“When there are no constraints on the creative process, people follow the path-of-least-resistance, the most intuitive idea, rather than investing in the development of better ideas. Constraint provides focus and a creative challenge that motivates people to search for and connect information from different sources to generate novel ideas for new products, services, or business processes.”1

“Business as Usual” ended with the start of lockdowns. Retailers who had to close doors saw sales and profits fall immediately and in food and beverage categories, supply chain demand was difficult to meet.

Lockdowns imposed unexpected and dramatic constraints: closing ports, stores, restaurants and warehouses; and locking customers in their homes. Business schools teach that a key method in developing innovation is to impose constraints. Therein we find an interesting sub-story. Constraint has driven innovation.

”In 2017, Prof. Haught-Tromp’s research into constraints and creativity concluded that constraints “help cut down the number of choices to subsets that we find manageable. This allows us to explore less familiar paths, to diverge in previously unknown directions.” 3

The closure of restaurants and pubs channelled 100% of food distribution into the retail supply chain, an approximate 40% increase. Majestic Wine responded by expanding their fleet of delivery vehicles, converting stores into ‘mini-warehouses’, refocussing colleagues on order fulfilment and delivery and re-inventing their range. Their new model fulfilled demand while closing stores to keep people safe. On October 1st, their innovation was recognised  when they won two awards at the 2020 Drinks Business Awards.4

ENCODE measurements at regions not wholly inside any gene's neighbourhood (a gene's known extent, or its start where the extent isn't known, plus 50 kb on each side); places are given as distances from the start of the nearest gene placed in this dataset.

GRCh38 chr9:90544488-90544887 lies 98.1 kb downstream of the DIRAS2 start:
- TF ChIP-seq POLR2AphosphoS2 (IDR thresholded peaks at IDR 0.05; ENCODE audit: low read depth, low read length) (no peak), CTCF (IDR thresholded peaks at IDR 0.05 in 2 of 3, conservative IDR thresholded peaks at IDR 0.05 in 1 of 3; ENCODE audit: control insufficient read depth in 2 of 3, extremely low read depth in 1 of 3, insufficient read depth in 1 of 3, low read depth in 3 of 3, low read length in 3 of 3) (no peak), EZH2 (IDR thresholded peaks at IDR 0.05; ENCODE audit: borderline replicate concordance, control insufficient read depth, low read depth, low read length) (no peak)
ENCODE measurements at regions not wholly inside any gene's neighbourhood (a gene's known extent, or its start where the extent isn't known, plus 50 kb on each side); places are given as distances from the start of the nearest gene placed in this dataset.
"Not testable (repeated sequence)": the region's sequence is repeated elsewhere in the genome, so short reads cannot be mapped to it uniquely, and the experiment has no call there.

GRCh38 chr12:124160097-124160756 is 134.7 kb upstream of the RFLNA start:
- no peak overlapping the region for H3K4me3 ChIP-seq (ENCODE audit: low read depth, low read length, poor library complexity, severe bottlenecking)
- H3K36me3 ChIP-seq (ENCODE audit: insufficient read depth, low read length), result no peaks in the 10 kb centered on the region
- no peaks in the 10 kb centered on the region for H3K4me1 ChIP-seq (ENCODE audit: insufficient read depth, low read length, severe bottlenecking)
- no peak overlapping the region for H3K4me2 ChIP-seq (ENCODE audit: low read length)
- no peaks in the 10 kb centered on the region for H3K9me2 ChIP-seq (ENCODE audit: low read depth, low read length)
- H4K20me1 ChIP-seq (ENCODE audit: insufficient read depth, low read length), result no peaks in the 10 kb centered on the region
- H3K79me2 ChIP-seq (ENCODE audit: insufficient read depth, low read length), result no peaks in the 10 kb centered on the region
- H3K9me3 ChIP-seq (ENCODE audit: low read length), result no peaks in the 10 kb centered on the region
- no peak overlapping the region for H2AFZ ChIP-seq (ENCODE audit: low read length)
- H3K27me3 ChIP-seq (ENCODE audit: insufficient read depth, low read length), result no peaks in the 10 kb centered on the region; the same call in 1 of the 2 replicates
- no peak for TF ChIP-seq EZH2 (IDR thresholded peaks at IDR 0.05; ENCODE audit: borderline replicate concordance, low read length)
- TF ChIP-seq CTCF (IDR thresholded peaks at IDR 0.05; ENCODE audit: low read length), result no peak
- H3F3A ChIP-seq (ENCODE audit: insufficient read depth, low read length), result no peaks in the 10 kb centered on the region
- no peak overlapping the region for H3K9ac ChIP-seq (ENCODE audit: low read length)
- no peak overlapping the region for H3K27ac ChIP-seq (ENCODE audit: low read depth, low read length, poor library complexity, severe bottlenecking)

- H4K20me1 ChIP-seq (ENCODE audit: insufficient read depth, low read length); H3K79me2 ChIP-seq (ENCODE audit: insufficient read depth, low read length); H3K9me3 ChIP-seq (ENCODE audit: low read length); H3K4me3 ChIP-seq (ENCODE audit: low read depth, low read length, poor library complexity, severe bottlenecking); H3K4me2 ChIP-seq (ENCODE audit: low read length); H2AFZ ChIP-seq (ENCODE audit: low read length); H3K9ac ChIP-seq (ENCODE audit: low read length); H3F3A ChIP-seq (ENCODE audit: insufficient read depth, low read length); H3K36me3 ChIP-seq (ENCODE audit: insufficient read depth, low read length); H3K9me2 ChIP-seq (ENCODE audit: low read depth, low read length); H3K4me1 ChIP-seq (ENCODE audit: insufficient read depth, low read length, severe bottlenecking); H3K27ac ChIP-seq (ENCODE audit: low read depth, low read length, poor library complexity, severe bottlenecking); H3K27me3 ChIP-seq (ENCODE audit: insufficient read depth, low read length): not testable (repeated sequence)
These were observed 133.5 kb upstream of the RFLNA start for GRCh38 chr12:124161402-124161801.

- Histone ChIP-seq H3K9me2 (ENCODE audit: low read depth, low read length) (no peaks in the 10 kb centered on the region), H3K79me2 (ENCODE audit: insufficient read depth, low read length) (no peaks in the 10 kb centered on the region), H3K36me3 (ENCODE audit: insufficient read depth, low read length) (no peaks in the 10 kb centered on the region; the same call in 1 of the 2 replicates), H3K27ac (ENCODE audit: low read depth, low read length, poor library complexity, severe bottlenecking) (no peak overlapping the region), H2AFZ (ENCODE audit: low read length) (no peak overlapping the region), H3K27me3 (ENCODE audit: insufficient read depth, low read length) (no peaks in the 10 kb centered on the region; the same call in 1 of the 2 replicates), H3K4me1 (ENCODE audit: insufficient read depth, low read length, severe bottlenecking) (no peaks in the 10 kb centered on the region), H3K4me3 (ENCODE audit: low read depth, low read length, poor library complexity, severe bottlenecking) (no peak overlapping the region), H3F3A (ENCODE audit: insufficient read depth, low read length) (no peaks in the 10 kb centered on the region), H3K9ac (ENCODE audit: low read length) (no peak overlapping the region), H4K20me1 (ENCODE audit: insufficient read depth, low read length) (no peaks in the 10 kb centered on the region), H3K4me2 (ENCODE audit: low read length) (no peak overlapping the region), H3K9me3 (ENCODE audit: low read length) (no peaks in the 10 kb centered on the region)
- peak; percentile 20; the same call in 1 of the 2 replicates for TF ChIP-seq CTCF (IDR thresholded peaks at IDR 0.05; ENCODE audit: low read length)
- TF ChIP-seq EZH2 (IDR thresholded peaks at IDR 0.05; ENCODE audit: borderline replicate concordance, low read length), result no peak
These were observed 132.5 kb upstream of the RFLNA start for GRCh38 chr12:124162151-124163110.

Gap Inc was required to close most shops. Some analysts downgraded their forecast for the group, but the lockdown catalysed  change:

  • focussingfocusing on the needs of consumers, Gap rapidly converted factories to produce masks which they sold to businesses and governments as well as consumers. In the last quarter, mask sales topped $130m and more than 10m masks
  • in June, they formed a partnership with Kanye West to connect with new customers
  • they significantly scaled e-commerce across the group

Their share price is now up 3.8% YoY and 12.7% this week. In June, their CEO said “strong performance in the second quarter reflects the customer response […], particularly as we’ve rapidly adapted…We nearly doubled our e-commerce business, with approximately 50% online penetration.” 5

In the Middle East, luxury group Chalhoub saw revenue drop 100% and they permanently closed 60 stores. By June, they’d launched more than 12 new websites, engaged in strong social media campaigns, created virtual assistants and shifted associates into warehouses to fulfil orders. They hit their 2025 e-commerce target in just one month. The business is back to 60% of trading levels and expects to recover to 100% in 2021.6